For this the first step is to raise ourselves. To be conscious about how we speak, act and react since kids are excellent imitators and poor listeners. Role modelling the values we value.
Take a similar list to the one posted at the start of the article and create your family values. Again select them together and narrow it down to five. Give your children a turn to speak of values dear to them. You will be surprised to know how much they have learned from you already. Also, respect the differences.
Then together as a family, you can create a family mantra that exhibits your most important value. For our family it is kindness. So our family mantra is – ‘Kindness is the most important thing in the world’. Similarly, you can create any daily or weekly activities which reinforce your family’s 5 most important values.
Below given are our family’s 5 values:
These values act as clear guidelines for us to decide on activities, rules, and daily interactions. Like kindness guides the way we speak to each other and so does fun! I love talking to my kids in silly voices or doing activities just for the sake of fun! And believe me that creates deep connections between us.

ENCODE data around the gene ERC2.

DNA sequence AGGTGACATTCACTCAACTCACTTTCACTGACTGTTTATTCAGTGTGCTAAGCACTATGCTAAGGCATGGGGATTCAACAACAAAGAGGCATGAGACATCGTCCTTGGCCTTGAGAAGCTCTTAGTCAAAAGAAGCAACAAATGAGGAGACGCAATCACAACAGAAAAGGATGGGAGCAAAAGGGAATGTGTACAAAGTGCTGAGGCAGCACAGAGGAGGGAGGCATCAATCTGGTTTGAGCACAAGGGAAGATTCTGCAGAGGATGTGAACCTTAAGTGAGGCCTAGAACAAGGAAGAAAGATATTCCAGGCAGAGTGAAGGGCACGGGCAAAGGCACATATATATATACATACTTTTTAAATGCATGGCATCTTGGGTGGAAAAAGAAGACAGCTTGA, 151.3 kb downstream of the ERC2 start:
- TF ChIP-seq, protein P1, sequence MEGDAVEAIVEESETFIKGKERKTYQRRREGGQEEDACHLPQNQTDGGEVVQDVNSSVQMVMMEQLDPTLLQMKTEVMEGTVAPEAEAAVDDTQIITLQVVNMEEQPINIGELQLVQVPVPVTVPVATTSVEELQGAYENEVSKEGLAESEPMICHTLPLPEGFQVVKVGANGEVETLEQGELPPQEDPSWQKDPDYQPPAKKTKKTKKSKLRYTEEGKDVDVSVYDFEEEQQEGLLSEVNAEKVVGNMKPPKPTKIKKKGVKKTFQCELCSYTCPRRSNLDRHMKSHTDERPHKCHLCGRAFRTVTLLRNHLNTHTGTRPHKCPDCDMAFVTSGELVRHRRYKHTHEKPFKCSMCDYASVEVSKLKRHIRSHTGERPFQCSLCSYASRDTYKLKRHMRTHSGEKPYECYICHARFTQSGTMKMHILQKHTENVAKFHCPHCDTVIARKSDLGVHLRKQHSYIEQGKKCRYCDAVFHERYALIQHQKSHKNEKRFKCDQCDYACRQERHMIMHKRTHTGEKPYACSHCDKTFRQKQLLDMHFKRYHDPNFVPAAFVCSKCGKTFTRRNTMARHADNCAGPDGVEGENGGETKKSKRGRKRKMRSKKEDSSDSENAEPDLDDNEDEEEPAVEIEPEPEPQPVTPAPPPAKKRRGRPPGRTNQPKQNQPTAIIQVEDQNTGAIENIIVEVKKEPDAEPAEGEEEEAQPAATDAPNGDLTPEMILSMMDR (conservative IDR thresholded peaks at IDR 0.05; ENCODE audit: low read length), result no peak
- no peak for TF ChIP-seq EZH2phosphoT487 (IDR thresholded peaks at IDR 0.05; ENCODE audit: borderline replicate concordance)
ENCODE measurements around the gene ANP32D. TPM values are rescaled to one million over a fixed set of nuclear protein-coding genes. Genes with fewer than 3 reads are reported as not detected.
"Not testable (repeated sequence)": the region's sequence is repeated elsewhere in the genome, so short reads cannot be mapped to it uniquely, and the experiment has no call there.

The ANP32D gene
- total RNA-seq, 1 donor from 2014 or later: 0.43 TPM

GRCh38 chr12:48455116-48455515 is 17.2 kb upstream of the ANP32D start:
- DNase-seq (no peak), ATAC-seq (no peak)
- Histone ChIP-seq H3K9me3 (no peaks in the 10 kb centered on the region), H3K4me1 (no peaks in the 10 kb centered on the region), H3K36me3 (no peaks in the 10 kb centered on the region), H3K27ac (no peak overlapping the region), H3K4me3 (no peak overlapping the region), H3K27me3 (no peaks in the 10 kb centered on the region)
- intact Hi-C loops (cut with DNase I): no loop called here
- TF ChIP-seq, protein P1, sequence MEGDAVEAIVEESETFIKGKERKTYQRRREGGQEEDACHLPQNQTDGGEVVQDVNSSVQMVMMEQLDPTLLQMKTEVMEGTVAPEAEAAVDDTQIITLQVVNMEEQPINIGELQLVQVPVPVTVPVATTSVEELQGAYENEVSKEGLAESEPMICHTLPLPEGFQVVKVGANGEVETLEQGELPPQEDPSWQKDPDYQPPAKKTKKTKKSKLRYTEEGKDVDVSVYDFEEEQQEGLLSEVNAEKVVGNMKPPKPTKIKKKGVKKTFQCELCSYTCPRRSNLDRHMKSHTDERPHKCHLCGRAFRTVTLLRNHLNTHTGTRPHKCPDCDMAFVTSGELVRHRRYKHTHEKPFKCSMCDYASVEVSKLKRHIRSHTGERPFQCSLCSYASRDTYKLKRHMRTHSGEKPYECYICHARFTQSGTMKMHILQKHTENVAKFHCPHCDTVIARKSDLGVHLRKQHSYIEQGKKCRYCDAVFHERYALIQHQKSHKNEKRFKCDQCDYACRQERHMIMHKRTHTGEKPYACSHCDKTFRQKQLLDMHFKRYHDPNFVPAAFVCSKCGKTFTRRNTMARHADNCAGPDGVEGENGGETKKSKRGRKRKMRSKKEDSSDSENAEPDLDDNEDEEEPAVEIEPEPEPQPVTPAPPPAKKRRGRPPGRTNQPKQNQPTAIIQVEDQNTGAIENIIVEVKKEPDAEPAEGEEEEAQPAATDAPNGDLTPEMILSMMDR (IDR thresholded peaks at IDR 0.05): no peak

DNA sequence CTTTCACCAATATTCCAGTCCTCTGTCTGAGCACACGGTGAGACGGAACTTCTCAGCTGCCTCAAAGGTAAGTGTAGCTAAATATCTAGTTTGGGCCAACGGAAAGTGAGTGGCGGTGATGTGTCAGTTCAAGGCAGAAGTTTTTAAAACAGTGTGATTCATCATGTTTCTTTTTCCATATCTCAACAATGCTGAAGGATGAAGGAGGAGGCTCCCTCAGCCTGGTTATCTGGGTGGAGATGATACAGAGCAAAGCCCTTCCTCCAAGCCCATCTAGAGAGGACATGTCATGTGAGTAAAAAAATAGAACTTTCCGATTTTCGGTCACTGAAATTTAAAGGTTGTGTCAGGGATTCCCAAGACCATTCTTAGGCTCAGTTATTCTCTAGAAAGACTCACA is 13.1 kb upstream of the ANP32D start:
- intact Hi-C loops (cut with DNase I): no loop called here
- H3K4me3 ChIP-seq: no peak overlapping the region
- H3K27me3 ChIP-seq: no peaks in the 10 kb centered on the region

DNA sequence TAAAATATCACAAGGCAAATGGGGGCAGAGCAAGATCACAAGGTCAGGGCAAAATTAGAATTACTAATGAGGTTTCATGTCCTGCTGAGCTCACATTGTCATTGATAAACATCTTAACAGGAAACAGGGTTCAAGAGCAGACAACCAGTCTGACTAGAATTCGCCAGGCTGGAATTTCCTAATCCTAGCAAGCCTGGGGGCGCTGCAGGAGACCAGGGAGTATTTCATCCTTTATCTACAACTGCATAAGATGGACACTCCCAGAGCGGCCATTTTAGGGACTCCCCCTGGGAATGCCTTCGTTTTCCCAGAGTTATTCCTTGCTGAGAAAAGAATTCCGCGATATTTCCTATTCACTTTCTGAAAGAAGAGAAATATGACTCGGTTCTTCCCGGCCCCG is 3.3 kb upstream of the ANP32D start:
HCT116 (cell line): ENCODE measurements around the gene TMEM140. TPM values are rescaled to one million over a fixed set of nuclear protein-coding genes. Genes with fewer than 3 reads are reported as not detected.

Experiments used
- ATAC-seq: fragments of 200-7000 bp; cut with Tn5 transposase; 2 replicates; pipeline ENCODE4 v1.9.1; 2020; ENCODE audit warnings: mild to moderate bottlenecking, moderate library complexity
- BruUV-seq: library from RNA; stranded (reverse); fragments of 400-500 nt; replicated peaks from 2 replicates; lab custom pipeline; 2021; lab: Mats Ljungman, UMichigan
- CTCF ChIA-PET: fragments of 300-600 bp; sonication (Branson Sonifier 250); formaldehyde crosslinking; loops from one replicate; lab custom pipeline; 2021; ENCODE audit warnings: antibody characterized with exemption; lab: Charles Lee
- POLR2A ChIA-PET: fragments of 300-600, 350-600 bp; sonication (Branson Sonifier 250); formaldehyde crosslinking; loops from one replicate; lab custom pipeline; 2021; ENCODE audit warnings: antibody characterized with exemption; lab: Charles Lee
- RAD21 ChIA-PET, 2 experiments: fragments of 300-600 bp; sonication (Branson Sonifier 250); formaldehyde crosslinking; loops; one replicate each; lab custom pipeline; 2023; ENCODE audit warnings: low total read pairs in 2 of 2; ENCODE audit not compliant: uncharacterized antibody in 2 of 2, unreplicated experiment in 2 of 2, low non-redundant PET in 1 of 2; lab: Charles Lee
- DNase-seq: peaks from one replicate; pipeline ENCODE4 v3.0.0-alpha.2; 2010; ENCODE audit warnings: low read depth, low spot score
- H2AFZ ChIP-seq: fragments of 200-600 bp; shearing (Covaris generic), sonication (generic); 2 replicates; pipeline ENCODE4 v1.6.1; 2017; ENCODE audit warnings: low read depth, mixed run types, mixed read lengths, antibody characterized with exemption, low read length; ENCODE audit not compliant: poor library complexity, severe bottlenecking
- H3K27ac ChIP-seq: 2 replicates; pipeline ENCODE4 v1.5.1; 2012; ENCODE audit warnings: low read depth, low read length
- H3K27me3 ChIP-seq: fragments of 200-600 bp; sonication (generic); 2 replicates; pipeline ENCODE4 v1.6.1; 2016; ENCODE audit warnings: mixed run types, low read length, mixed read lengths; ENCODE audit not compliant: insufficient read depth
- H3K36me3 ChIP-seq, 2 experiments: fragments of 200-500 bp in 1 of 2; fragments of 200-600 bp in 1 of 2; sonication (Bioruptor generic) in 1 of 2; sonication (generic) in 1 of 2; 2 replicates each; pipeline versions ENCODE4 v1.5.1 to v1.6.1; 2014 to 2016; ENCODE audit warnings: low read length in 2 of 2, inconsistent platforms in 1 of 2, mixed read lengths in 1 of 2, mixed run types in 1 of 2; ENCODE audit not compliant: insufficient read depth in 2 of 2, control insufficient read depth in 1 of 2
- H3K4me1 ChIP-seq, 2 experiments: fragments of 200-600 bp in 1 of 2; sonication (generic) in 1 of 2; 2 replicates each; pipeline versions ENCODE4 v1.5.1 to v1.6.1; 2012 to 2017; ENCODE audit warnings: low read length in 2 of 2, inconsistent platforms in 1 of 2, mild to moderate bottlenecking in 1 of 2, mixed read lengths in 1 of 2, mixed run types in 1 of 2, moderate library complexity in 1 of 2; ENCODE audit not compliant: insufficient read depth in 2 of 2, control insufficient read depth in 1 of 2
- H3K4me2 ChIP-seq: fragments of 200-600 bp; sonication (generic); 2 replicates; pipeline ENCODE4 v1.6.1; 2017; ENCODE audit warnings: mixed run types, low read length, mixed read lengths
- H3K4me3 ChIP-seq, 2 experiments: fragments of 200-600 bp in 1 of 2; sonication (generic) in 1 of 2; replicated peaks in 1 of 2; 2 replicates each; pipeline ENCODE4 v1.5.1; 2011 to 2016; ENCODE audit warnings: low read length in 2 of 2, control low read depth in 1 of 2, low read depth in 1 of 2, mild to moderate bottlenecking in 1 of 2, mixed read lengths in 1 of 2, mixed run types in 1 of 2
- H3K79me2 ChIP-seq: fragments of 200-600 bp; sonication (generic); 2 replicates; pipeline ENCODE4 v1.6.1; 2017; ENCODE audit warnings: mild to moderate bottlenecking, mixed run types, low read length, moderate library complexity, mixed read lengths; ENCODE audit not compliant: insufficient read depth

Health encompasses cooking interesting meals and taking care of your body plus a different kind of grit and dedication. Loyalty requires to build trust which comes with always showing up for those who you care about and communication is the key to happy relationships. Another way to positively communicate is problem solving.
To know more on this, please read: Problem Solving Skills & Steps
So start today on a values map for yourself, your family, or your organization – it is the key to a more happier and fulfilling future for you!